How to Grow Meyer Lemons and Other Citrus Trees in Containers

Did you know you can grow citrus indoors no matter where you live? The easiest citrus to grow indoors is the Meyer lemon. Meyer lemons are prized for their sweet flavor, a cross between a mandarin orange and a lemon. The best part is the Meyer lemons available today are called improved because they don’t carry any citrus virus. Here are some tips to help your citrus tree thrive and produce fruit indoors.

Growing a Meyer lemon tree indoors

What to know before you get started

  • Lighting your lemon tree
    • Citrus trees need 8-12 hours of light per day with southern or southwestern exposure to produce fruit
    • Supplement natural light with full spectrum fluorescent lighting or a professional grow light
    • Place your new tree in your desired location for 2 weeks before potting to be sure the tree is happy
    • When you have a place it’s happy, pot it
  • Watering your lemon tree
    • Citrus trees like deep and infrequent watering
    • Citrus trees like to be moist but not soggy
    • Use a moisture meter to tell when your tree needs watering, water when the top two inches of soil are dry
    • Add Thrive Alive B-1 to the water to encourage root growth
  • Pollinating your lemon tree
    • If your tree is flowering inside, take a cotton swab and transfer pollen from one blossom to another
  • Fertilizing your lemon tree
  • How long does it take for a Meyer lemon tree to bear fruit?
    • Meyer lemon trees typically flower and fruit twice a year starting at 3-5 years of age

How to pot a Meyer lemon tree for indoor growth

  1. For a 2-3 year old tree, use a 5 gallon plastic pot about 12-15” in height with good drainage
  2. Create a potting mixture of 1/3 peat moss, 1/3 potting soil, and 1/3 perlite that will fill the pot
  3. Slide the tree from its container, cut away dry roots, fluff if matted/encircled
  4. Add tree to center of pot and add your potting mixture with the crown of the roots just above the soil line
  5. Slowly add water while pulling the tree up slightly to remove any air pockets

Best way to grow your Meyer lemon tree indoors

  • Place your tree in the brightest part of your house, near a south-facing window
  • Fill a pot tray with rocks
  • Add water to the tray, filling it just below the top of the rocks to allow your tree to sit on the rocks but not IN water
  • Place the pot with tree on top of the rocks

Maintenance schedule for a lemon tree

  • Water as noted above
  • Weekly: Turn your tree a quarter turn to ensure the tree is getting even light
  • Every 2 weeks: Spray down your foliage
  • Every 2 years: Repot your tree after pruning the roots to avoid the tree getting root bound
  • Anytime: Prune your citrus tree to control its shape and size

Moving your citrus tree indoors to outdoor & vice versa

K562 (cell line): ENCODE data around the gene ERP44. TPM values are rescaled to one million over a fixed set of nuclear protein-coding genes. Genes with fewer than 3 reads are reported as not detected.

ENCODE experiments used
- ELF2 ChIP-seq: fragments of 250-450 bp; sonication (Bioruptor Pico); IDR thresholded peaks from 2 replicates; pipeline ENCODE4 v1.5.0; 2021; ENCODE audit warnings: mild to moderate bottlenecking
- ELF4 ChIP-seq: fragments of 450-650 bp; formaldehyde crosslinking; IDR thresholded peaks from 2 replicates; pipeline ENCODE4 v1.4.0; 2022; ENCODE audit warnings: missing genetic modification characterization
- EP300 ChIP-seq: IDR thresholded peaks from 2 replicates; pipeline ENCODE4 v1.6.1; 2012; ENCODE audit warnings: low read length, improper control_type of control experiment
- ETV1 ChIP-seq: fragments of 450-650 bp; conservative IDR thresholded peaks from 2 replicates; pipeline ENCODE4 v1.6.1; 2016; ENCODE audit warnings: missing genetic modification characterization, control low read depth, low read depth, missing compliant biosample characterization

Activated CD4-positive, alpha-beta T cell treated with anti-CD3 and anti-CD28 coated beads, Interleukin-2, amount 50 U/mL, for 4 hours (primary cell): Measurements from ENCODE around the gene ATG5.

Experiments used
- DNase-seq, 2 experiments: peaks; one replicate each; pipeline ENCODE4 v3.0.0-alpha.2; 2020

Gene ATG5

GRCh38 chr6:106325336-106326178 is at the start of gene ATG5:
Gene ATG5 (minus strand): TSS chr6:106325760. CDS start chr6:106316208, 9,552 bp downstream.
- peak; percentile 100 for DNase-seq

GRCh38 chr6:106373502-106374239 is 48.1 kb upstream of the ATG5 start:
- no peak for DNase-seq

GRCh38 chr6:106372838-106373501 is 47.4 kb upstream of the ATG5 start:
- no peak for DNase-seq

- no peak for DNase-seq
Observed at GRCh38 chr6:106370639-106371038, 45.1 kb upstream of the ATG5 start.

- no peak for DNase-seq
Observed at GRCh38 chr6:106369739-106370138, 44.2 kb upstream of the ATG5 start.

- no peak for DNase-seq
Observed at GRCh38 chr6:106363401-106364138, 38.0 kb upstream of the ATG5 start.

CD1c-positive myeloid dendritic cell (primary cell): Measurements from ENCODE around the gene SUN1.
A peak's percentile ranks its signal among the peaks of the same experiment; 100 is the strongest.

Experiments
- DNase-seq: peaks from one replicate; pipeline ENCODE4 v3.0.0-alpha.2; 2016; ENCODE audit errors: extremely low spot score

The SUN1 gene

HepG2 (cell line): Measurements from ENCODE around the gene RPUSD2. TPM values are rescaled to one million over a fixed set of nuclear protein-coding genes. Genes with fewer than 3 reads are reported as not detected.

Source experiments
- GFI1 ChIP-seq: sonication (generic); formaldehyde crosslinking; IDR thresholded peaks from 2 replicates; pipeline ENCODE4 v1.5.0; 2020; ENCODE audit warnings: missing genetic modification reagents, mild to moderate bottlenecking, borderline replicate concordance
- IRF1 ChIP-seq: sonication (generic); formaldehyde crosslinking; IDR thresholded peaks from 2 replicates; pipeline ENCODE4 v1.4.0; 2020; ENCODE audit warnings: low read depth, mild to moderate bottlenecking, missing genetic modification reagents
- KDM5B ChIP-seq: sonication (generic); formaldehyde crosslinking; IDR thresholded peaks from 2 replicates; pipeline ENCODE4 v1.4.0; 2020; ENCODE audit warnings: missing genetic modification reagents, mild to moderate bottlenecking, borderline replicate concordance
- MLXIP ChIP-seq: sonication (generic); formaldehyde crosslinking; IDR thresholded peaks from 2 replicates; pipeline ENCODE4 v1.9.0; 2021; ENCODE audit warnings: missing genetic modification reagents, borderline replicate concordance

• Best time to move your citrus or lemon tree is when the temperatures are close to the same indoors and outdoors
  • When switching, keep the tree in the shade for 2 weeks
  • Your citrus tree will grow and need larger containers over the years, so be sure to get help from a friend or use a moving dolly to move the pot around

Best alternatives to Meyer lemon trees

    These citrus trees are also easy to grow indoors:
  • Lisbon lemons
  • Washington navel oranges
  • Bearss limes

47 comments

  • Judy, you really don’t need to thin out the blossoms. The tree will drop off blooms that it is not able to support.

    Suzanne
  • My Improved Meyer Lemon tree is in just starting its 4th year in a rather large pot. Doing very well after a shakey start, just picked my first lemons from last years bloom. I’m concerned about this years bloom. There are hundreds. In groups of 10 to 30 blossoms. The tree is probably 3 ft. by 3 ft. and has good new growth along with the profusion of blooms. Should I edit the blooms?

    Judy MacMillan
  • Hi, can you give your lemon tree enough nutrients with just nettle tea?

    Daniel
  • Shawn-you should be fertilizing with a good citrus fertilizer, about every month. Sounds like you may want to cut back on the amount of nitrogen you are giving it. It may need more phosphorus and potassium.

    Suzanne
  • I have what appears to be a very healthy Myers lemon bush that I have grown from seeds over 4 years ago from lemons I purchased to make lemonade. The bush is thick and lush, full of deep green leaves and I am constantly pruning the plant as it is growing very well. But it has never produced flowers or fruit. I am growing it indoors as I live near DC. What could be preventing it from hearing fruit when it is growing so rapidly, lush, and full of leaves? The shrub is nearly 3 feet tall. It would be larger if I don’t trim it back.

    Shawn
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